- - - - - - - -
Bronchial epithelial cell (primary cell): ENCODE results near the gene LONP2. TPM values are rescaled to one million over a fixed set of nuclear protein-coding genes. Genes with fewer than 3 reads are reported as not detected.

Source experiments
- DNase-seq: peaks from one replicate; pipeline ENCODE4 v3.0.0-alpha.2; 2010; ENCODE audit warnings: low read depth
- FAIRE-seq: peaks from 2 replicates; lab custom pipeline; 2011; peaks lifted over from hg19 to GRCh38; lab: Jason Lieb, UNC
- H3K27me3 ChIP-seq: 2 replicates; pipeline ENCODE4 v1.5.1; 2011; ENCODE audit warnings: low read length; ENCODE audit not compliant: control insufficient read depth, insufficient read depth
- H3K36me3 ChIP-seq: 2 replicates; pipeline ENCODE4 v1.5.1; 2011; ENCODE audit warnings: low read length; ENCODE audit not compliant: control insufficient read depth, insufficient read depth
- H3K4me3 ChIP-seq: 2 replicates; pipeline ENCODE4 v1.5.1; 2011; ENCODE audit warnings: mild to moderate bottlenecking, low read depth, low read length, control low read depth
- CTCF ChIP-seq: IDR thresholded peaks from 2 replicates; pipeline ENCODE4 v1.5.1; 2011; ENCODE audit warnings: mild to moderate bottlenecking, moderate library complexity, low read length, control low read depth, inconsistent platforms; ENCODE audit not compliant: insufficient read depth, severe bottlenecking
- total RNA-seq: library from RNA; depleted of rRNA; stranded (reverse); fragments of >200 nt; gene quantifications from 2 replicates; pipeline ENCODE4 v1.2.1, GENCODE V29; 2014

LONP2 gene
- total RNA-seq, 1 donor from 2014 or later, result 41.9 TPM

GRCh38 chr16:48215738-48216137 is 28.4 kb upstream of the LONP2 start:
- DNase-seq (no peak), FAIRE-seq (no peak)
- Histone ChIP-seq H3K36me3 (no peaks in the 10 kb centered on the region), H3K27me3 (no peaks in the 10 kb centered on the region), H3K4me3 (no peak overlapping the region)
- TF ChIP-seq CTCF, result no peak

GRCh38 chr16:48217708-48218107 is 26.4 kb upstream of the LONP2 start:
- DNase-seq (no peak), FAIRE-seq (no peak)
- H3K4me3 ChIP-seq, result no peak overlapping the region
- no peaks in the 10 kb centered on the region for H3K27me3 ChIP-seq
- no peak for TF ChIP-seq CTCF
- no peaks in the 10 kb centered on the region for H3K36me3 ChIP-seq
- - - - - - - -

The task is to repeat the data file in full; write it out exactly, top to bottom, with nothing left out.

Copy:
Bronchial epithelial cell (primary cell): ENCODE results near the gene LONP2. TPM values are rescaled to one million over a fixed set of nuclear protein-coding genes. Genes with fewer than 3 reads are reported as not detected.

Source experiments
- DNase-seq: peaks from one replicate; pipeline ENCODE4 v3.0.0-alpha.2; 2010; ENCODE audit warnings: low read depth
- FAIRE-seq: peaks from 2 replicates; lab custom pipeline; 2011; peaks lifted over from hg19 to GRCh38; lab: Jason Lieb, UNC
- H3K27me3 ChIP-seq: 2 replicates; pipeline ENCODE4 v1.5.1; 2011; ENCODE audit warnings: low read length; ENCODE audit not compliant: control insufficient read depth, insufficient read depth
- H3K36me3 ChIP-seq: 2 replicates; pipeline ENCODE4 v1.5.1; 2011; ENCODE audit warnings: low read length; ENCODE audit not compliant: control insufficient read depth, insufficient read depth
- H3K4me3 ChIP-seq: 2 replicates; pipeline ENCODE4 v1.5.1; 2011; ENCODE audit warnings: mild to moderate bottlenecking, low read depth, low read length, control low read depth
- CTCF ChIP-seq: IDR thresholded peaks from 2 replicates; pipeline ENCODE4 v1.5.1; 2011; ENCODE audit warnings: mild to moderate bottlenecking, moderate library complexity, low read length, control low read depth, inconsistent platforms; ENCODE audit not compliant: insufficient read depth, severe bottlenecking
- total RNA-seq: library from RNA; depleted of rRNA; stranded (reverse); fragments of >200 nt; gene quantifications from 2 replicates; pipeline ENCODE4 v1.2.1, GENCODE V29; 2014

LONP2 gene
- total RNA-seq, 1 donor from 2014 or later, result 41.9 TPM

GRCh38 chr16:48215738-48216137 is 28.4 kb upstream of the LONP2 start:
- DNase-seq (no peak), FAIRE-seq (no peak)
- Histone ChIP-seq H3K36me3 (no peaks in the 10 kb centered on the region), H3K27me3 (no peaks in the 10 kb centered on the region), H3K4me3 (no peak overlapping the region)
- TF ChIP-seq CTCF, result no peak

GRCh38 chr16:48217708-48218107 is 26.4 kb upstream of the LONP2 start:
- DNase-seq (no peak), FAIRE-seq (no peak)
- H3K4me3 ChIP-seq, result no peak overlapping the region
- no peaks in the 10 kb centered on the region for H3K27me3 ChIP-seq
- no peak for TF ChIP-seq CTCF
- no peaks in the 10 kb centered on the region for H3K36me3 ChIP-seq